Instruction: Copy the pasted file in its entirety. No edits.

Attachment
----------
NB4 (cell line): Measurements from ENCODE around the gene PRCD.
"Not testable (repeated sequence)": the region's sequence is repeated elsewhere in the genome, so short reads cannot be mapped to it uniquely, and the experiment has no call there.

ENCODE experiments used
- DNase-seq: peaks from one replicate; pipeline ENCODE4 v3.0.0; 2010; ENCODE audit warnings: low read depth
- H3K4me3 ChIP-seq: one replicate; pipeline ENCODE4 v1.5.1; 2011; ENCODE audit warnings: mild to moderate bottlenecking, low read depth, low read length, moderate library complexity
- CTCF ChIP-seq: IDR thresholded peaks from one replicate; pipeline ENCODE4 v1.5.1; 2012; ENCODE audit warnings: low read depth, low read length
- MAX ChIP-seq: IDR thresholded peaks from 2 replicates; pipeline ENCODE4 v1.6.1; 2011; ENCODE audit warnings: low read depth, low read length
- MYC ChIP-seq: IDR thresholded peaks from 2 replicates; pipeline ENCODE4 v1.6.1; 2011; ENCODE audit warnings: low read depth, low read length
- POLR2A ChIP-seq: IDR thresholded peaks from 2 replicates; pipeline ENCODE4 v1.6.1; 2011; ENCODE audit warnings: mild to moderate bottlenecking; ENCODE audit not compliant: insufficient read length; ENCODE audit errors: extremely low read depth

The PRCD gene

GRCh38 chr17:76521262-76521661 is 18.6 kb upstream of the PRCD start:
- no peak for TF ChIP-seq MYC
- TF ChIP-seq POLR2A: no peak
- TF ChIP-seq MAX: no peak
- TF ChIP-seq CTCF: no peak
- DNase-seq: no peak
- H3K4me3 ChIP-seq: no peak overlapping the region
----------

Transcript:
NB4 (cell line): Measurements from ENCODE around the gene PRCD.
"Not testable (repeated sequence)": the region's sequence is repeated elsewhere in the genome, so short reads cannot be mapped to it uniquely, and the experiment has no call there.

ENCODE experiments used
- DNase-seq: peaks from one replicate; pipeline ENCODE4 v3.0.0; 2010; ENCODE audit warnings: low read depth
- H3K4me3 ChIP-seq: one replicate; pipeline ENCODE4 v1.5.1; 2011; ENCODE audit warnings: mild to moderate bottlenecking, low read depth, low read length, moderate library complexity
- CTCF ChIP-seq: IDR thresholded peaks from one replicate; pipeline ENCODE4 v1.5.1; 2012; ENCODE audit warnings: low read depth, low read length
- MAX ChIP-seq: IDR thresholded peaks from 2 replicates; pipeline ENCODE4 v1.6.1; 2011; ENCODE audit warnings: low read depth, low read length
- MYC ChIP-seq: IDR thresholded peaks from 2 replicates; pipeline ENCODE4 v1.6.1; 2011; ENCODE audit warnings: low read depth, low read length
- POLR2A ChIP-seq: IDR thresholded peaks from 2 replicates; pipeline ENCODE4 v1.6.1; 2011; ENCODE audit warnings: mild to moderate bottlenecking; ENCODE audit not compliant: insufficient read length; ENCODE audit errors: extremely low read depth

The PRCD gene

GRCh38 chr17:76521262-76521661 is 18.6 kb upstream of the PRCD start:
- no peak for TF ChIP-seq MYC
- TF ChIP-seq POLR2A: no peak
- TF ChIP-seq MAX: no peak
- TF ChIP-seq CTCF: no peak
- DNase-seq: no peak
- H3K4me3 ChIP-seq: no peak overlapping the region